For the I-Want-My-Info-Uncut anti-editorial types, we’ll be uploading all new press releases as they come across our desks. Here, you can find out about new motorcycles first, and download high resolution, copyright-free photos.

Neat Computer Enhancements

We’ll be making screen savers and start-up screens for Macintosh and Windows Platforms to take the drudgery out of computing. Keep an eye out for Computers Online, our sister site.

Computers Online is entirely dedicated to product evaluations and how-to articles. Here, you’ll find out how to produce video tapes on your computer, read about the best, fastest and slowest computers, discover the latest net-happenings, and find many intuitive articles.
————————————————————————
Suggestion? Comments? Click here to send mail to the Editor.

Motorcycle Online is:
Publisher: Erika Waechter (waec…@motorcycle.com)
Editor: Brent Plummer (edi…@motorcycle.com)
Technical Editor: Eric Murray (er…@motorcycle.com)
Vintage Editor: Robin Tuluie (tul…@motorcycle.com)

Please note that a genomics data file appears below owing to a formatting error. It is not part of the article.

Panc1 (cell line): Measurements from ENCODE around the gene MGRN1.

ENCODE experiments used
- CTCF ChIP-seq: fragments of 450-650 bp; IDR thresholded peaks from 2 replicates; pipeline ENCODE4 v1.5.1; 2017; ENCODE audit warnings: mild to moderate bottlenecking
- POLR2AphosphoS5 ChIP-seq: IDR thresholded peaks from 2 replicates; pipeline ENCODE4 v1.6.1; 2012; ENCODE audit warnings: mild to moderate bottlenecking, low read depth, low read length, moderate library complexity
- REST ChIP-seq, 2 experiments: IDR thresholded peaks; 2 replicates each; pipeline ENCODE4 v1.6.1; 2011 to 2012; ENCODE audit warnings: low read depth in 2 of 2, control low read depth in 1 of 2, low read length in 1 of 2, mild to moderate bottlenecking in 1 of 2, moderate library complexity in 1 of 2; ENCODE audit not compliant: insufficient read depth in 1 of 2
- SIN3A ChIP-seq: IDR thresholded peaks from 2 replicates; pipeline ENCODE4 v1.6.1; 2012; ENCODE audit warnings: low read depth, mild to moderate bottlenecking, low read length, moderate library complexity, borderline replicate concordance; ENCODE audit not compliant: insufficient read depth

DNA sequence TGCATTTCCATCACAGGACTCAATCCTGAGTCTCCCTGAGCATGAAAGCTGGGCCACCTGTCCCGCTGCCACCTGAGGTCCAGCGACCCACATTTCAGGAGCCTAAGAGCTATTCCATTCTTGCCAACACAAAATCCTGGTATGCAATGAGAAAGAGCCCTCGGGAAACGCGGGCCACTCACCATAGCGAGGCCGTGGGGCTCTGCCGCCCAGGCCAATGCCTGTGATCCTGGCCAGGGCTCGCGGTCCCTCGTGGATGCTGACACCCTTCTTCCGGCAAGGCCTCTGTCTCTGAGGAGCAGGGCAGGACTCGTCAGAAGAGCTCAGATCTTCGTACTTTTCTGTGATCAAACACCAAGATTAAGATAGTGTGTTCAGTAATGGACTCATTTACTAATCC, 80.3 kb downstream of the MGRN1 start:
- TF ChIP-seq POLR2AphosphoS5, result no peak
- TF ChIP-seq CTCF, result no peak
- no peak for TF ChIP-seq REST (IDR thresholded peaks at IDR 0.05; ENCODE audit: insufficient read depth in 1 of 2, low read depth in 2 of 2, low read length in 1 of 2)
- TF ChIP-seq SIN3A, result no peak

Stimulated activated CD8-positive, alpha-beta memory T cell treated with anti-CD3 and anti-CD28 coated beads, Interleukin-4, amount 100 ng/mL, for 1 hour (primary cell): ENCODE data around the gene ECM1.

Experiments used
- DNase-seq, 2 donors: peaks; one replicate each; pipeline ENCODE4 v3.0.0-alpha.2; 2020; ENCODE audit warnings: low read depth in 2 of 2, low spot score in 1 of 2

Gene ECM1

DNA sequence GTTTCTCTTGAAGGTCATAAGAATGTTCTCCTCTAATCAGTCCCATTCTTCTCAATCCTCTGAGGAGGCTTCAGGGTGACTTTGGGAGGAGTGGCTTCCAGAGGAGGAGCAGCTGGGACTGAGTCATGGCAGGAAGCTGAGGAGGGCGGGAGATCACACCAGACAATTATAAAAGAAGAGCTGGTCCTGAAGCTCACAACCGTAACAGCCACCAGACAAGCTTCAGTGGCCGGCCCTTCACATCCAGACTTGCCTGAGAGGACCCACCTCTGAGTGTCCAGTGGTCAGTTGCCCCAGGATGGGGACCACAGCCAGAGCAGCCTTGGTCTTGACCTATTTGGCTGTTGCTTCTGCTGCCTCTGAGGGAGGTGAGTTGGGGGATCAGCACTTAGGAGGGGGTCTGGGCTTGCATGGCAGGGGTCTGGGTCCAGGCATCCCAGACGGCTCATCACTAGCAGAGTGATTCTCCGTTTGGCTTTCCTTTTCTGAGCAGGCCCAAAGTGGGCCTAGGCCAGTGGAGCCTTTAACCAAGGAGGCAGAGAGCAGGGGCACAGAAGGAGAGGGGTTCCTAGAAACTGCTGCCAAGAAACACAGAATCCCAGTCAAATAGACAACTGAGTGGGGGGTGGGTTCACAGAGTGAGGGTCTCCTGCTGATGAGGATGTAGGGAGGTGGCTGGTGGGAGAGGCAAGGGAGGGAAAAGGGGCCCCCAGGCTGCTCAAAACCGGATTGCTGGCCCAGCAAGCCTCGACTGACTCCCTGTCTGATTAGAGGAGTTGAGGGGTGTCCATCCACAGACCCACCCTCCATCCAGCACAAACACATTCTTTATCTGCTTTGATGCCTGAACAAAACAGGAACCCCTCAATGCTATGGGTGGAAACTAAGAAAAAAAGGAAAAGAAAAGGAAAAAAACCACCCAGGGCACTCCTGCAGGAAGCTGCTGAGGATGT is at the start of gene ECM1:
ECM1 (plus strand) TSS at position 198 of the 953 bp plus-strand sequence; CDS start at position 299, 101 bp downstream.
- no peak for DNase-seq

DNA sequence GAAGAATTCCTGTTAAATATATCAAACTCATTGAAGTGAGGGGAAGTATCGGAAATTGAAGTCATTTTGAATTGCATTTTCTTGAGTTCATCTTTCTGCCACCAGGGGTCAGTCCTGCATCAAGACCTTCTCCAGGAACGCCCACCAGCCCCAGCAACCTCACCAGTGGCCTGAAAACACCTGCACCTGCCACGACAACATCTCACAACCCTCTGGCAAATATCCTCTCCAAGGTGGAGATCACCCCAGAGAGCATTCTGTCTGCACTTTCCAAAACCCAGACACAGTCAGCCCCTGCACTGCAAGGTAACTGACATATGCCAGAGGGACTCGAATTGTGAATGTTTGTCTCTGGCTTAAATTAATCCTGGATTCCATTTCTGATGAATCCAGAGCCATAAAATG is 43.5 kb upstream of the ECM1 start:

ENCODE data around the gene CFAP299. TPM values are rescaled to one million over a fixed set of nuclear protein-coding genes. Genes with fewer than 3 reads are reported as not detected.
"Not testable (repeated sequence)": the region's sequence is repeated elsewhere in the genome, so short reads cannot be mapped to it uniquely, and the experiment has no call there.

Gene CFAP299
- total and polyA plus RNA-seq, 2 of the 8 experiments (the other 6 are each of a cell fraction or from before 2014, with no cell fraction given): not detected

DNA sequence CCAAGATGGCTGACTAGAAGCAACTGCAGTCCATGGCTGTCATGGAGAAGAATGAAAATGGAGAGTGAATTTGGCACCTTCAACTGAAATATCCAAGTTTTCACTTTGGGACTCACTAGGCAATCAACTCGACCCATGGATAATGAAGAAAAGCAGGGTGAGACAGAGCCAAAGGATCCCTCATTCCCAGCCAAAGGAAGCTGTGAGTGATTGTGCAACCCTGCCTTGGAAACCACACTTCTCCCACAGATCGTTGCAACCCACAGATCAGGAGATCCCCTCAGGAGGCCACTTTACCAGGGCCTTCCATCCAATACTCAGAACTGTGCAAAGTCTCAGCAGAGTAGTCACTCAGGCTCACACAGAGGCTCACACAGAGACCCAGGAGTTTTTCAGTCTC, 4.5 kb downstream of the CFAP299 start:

Associate Editor: Matt Porter (por…@motorcycle.com)
Graphic Designer: Brent Plummer (br…@motorcycle.com)

Special Projects Staff:
Formula RD Editor: Aaron Cooley (coo…@motorcycle.com)
Virtual Museum Curator: Dave Tharp (th…@motorcycle.com)
New Zealand Desk: Geoffrey Merryweather (merryw…@motorcycle.com)

Technical Support Staff:
Net.God: Eric Murray (er…@motorcycle.com)
Software Engineer: David Keefer (d…@motorcycle.com)

Contributing Writers, Photographers, Graphic Illustrators:
Kris Bernstein. Tom Fortune, Tom Hnatiw, Jason Katsoff,
David Keefer, John Lassak, Larry Lawrence, Brian Nelson, Mike Velasco.

And if you want to become a contributor to Motorcycle.Com, e-mail a
resume (preformatted in 9 point Courier, 80 characters wide with